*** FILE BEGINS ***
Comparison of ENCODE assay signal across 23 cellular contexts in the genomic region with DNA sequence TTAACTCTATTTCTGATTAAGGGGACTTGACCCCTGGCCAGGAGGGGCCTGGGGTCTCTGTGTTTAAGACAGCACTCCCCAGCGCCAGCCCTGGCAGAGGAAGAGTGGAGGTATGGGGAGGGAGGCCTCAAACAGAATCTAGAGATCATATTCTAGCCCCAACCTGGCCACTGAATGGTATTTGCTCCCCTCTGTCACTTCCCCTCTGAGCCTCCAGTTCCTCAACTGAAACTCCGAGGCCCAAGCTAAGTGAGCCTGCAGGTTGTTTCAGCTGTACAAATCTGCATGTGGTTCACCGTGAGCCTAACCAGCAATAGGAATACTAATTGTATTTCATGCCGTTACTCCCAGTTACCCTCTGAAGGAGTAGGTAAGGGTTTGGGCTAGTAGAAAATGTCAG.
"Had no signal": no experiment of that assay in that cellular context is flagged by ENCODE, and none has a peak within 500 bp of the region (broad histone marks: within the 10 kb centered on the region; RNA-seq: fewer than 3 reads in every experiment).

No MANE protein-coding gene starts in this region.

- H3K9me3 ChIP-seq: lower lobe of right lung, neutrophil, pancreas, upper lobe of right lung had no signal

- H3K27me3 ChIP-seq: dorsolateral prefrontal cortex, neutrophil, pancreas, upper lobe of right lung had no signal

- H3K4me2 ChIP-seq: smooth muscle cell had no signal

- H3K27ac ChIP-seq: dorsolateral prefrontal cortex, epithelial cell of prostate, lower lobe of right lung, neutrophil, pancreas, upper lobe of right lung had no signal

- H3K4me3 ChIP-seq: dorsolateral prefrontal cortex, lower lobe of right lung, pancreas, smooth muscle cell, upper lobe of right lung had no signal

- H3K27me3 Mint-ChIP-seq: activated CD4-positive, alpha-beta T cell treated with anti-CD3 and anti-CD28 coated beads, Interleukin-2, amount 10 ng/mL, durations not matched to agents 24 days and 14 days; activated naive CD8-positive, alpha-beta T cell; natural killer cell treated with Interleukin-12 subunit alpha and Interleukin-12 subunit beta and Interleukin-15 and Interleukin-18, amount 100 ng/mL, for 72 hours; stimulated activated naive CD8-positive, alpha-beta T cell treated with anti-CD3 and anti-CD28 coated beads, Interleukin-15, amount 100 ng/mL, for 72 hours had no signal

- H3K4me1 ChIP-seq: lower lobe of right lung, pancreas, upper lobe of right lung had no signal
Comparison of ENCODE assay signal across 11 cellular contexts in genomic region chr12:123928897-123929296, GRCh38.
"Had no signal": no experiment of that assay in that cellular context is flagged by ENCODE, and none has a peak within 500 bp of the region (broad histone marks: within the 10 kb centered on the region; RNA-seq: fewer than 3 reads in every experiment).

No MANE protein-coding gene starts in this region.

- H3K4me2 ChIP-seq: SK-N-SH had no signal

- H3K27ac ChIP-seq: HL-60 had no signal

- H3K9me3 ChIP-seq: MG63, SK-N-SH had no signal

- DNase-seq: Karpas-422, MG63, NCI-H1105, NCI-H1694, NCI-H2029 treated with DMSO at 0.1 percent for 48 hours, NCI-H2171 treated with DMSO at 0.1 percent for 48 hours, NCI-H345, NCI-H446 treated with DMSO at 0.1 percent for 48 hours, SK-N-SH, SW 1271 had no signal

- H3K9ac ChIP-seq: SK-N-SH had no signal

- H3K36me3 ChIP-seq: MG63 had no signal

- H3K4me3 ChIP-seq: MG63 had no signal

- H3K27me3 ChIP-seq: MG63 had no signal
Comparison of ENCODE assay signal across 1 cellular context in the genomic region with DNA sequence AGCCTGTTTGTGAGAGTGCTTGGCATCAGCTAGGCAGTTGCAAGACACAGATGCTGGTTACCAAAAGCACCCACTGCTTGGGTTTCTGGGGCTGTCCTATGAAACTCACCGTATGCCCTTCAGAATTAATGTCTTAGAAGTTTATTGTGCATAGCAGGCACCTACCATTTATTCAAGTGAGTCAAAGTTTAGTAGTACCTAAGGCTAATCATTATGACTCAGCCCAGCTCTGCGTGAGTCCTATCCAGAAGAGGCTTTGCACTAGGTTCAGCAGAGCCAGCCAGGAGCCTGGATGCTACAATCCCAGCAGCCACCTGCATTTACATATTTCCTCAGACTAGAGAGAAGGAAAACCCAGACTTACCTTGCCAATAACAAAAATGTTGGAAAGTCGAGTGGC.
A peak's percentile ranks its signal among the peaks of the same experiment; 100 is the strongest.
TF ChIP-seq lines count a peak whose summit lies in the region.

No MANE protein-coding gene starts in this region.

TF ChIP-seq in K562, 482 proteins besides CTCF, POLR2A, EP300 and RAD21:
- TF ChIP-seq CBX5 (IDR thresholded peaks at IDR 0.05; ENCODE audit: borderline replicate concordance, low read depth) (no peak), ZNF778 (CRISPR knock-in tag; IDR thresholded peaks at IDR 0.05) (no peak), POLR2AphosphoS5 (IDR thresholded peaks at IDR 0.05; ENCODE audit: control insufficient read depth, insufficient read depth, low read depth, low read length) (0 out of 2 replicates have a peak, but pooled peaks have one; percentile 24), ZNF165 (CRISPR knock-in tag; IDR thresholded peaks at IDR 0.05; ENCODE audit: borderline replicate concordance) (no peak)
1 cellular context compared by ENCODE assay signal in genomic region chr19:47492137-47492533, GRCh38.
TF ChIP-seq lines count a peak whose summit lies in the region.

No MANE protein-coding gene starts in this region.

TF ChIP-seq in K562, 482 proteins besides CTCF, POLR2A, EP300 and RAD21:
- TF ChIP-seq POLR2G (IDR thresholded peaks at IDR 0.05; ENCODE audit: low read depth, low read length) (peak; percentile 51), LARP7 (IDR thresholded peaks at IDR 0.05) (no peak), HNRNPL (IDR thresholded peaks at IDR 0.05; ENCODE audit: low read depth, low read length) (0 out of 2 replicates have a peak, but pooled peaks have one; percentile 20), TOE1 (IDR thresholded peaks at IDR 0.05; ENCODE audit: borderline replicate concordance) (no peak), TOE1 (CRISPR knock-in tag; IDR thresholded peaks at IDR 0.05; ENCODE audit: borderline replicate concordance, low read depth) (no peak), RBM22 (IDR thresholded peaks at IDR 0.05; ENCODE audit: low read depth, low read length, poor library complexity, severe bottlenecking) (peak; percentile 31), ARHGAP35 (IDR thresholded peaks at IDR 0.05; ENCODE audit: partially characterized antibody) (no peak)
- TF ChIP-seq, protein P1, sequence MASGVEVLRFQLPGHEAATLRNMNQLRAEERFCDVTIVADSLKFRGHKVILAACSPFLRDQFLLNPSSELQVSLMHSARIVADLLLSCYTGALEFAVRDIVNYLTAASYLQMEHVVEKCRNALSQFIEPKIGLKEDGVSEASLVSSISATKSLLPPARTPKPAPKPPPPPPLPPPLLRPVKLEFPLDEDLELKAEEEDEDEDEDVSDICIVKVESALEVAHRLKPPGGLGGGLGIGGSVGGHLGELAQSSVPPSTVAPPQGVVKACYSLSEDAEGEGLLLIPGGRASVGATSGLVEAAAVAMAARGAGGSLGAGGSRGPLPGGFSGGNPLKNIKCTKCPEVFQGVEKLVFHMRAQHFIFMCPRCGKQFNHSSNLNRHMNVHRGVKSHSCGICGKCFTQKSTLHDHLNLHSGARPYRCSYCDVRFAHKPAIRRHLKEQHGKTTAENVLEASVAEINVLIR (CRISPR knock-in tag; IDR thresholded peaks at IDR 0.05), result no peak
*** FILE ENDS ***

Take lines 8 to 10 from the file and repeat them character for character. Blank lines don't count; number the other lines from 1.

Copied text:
- H3K4me3 ChIP-seq: dorsolateral prefrontal cortex, lower lobe of right lung, pancreas, smooth muscle cell, upper lobe of right lung had no signal

- H3K27me3 Mint-ChIP-seq: activated CD4-positive, alpha-beta T cell treated with anti-CD3 and anti-CD28 coated beads, Interleukin-2, amount 10 ng/mL, durations not matched to agents 24 days and 14 days; activated naive CD8-positive, alpha-beta T cell; natural killer cell treated with Interleukin-12 subunit alpha and Interleukin-12 subunit beta and Interleukin-15 and Interleukin-18, amount 100 ng/mL, for 72 hours; stimulated activated naive CD8-positive, alpha-beta T cell treated with anti-CD3 and anti-CD28 coated beads, Interleukin-15, amount 100 ng/mL, for 72 hours had no signal

- H3K4me1 ChIP-seq: lower lobe of right lung, pancreas, upper lobe of right lung had no signal